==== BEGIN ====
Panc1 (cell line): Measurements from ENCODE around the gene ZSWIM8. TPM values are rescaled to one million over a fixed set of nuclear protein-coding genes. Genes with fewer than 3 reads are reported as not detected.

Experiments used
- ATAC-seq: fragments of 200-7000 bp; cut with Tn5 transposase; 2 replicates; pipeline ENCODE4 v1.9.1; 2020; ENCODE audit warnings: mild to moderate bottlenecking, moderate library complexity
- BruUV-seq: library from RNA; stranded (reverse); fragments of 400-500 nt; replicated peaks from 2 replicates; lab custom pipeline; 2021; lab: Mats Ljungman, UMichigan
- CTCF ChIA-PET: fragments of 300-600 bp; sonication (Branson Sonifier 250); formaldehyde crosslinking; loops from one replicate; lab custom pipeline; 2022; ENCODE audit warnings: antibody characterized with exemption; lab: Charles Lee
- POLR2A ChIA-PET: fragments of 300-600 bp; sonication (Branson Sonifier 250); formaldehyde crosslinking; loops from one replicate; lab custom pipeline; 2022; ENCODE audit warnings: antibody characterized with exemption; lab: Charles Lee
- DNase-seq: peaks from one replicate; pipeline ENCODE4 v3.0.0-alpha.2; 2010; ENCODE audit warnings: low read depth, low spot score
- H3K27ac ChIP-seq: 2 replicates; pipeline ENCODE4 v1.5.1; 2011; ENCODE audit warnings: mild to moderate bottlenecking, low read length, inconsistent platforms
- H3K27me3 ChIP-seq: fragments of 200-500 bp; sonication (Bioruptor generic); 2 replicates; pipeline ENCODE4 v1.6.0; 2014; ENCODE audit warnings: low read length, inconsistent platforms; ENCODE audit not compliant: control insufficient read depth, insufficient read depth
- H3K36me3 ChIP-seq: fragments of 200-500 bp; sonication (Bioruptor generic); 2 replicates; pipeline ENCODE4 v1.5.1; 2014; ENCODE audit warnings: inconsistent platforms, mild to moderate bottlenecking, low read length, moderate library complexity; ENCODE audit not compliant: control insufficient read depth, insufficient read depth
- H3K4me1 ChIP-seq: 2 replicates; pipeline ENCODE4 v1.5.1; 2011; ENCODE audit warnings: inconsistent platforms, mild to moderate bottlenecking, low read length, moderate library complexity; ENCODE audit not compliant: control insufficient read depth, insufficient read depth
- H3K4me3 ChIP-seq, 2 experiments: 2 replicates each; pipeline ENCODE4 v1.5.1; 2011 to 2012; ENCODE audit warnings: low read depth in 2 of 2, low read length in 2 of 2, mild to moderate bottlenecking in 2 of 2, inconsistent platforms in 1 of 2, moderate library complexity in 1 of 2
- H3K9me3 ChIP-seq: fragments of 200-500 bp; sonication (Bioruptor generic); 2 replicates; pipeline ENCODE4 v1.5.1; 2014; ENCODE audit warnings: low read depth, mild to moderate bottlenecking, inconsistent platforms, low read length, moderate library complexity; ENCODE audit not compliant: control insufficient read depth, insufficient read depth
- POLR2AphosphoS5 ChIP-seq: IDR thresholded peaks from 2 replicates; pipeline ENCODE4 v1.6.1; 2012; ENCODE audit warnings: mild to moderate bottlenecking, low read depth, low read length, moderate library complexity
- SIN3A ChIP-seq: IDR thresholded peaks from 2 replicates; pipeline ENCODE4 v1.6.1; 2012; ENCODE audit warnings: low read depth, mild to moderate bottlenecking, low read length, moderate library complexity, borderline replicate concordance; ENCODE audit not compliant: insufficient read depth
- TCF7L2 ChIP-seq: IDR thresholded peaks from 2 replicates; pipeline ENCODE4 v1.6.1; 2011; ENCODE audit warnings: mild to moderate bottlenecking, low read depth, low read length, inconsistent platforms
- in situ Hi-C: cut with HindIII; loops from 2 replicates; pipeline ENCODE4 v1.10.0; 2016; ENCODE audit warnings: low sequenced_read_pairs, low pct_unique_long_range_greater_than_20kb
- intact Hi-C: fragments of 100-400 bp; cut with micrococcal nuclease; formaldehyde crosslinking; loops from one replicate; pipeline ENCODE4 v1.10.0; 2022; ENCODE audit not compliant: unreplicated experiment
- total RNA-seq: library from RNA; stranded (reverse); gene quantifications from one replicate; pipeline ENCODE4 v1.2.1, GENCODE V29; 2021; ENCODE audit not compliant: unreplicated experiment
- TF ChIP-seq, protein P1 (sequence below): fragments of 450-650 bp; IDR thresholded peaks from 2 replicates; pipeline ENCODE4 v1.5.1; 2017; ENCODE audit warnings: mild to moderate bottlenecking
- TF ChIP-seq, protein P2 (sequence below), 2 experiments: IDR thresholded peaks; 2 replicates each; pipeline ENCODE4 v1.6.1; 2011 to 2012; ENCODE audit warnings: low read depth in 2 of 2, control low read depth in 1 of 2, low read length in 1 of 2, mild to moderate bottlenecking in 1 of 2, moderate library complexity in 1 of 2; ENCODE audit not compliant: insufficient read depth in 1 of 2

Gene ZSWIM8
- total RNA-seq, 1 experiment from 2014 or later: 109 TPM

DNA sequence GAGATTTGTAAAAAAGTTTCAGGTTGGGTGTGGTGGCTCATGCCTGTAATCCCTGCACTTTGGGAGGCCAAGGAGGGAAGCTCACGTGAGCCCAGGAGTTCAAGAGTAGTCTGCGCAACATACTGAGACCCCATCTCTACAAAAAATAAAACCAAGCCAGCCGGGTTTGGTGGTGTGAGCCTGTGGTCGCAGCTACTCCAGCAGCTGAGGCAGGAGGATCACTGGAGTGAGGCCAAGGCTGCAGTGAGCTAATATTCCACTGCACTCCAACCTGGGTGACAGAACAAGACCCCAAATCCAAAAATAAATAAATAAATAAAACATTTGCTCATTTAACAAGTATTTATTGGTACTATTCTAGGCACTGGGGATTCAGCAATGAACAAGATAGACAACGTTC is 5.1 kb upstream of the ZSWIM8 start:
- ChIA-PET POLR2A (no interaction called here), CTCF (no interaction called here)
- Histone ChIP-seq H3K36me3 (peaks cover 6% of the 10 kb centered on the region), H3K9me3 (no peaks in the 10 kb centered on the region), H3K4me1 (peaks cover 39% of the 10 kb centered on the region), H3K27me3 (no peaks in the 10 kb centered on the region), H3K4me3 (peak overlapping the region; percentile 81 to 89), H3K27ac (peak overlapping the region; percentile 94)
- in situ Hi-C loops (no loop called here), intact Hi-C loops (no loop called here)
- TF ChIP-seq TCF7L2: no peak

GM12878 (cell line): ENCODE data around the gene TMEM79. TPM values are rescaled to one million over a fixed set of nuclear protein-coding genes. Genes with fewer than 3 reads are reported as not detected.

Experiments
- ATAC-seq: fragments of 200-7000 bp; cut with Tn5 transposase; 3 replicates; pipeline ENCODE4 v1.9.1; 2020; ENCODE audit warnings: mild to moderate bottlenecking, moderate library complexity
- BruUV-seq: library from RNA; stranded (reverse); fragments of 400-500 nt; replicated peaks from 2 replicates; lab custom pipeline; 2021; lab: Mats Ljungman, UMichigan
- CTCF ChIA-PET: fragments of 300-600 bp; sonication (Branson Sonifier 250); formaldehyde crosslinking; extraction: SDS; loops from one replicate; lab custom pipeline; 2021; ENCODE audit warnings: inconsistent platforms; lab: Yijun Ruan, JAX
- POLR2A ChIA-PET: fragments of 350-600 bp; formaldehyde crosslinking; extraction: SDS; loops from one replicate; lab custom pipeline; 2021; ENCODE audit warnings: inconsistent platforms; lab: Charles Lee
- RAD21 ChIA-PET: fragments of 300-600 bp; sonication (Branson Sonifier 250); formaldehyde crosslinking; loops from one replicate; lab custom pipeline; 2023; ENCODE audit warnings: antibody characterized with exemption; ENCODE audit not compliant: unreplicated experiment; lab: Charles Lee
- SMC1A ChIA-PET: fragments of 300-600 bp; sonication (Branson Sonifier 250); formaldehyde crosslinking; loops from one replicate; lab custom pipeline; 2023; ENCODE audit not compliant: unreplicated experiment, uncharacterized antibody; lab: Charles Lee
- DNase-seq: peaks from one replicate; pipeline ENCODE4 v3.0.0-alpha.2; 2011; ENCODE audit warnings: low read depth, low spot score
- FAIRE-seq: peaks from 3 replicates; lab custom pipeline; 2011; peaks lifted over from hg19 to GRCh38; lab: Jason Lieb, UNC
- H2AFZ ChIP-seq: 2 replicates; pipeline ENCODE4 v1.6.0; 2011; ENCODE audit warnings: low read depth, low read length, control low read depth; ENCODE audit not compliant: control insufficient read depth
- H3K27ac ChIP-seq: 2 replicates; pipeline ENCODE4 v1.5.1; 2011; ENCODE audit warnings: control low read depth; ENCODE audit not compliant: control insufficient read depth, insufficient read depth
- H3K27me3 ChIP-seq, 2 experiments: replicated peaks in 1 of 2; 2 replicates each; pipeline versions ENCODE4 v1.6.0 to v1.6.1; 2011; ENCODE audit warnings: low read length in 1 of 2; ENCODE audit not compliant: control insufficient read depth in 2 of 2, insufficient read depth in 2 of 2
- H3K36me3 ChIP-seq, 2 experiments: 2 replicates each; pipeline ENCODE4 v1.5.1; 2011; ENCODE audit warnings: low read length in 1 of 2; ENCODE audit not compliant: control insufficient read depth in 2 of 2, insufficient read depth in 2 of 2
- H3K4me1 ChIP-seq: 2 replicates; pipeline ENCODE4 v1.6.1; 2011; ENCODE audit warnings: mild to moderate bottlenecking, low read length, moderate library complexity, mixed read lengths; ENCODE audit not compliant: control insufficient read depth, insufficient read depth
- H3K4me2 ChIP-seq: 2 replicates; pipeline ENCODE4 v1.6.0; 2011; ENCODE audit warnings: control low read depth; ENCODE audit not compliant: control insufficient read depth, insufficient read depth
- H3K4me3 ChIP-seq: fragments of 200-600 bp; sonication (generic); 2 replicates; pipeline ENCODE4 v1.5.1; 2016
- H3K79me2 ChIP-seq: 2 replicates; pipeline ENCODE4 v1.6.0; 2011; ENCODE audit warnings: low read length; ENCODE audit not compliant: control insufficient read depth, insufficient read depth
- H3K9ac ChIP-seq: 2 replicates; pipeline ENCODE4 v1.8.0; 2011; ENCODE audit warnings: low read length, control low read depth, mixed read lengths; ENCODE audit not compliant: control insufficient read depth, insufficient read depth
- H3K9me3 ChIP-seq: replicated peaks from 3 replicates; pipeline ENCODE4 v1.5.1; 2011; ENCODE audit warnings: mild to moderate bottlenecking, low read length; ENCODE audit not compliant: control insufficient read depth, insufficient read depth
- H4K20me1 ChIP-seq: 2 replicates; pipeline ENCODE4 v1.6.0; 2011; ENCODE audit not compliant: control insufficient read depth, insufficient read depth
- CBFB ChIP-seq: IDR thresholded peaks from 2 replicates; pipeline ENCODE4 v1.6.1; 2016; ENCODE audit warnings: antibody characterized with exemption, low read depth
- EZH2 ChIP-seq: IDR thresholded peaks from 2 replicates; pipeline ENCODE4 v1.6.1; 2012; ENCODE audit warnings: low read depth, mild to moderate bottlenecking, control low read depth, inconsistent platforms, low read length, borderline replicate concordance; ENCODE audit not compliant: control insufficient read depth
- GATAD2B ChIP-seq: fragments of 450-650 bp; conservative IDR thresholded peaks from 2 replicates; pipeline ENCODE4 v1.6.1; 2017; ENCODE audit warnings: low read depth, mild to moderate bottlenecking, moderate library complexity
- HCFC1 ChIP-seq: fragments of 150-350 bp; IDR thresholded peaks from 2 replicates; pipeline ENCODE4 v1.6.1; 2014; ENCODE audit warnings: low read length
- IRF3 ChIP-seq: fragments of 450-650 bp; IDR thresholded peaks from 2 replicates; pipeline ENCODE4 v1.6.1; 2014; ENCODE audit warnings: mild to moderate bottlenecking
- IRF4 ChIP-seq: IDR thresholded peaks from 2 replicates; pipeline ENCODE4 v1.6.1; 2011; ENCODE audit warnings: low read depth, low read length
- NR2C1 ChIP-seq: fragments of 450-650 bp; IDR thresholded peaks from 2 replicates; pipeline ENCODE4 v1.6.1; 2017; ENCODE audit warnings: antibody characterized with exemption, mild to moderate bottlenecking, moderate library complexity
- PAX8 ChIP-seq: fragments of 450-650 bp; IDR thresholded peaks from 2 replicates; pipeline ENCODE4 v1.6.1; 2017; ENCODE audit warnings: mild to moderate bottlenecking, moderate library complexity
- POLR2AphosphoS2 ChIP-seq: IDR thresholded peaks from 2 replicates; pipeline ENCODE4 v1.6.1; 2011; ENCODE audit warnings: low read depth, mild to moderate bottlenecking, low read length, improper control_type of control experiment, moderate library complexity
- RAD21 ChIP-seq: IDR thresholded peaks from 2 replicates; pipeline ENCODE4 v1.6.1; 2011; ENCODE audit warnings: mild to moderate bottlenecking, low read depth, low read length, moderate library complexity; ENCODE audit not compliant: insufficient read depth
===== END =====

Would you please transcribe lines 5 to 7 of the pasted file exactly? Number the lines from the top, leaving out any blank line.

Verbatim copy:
- CTCF ChIA-PET: fragments of 300-600 bp; sonication (Branson Sonifier 250); formaldehyde crosslinking; loops from one replicate; lab custom pipeline; 2022; ENCODE audit warnings: antibody characterized with exemption; lab: Charles Lee
- POLR2A ChIA-PET: fragments of 300-600 bp; sonication (Branson Sonifier 250); formaldehyde crosslinking; loops from one replicate; lab custom pipeline; 2022; ENCODE audit warnings: antibody characterized with exemption; lab: Charles Lee
- DNase-seq: peaks from one replicate; pipeline ENCODE4 v3.0.0-alpha.2; 2010; ENCODE audit warnings: low read depth, low spot score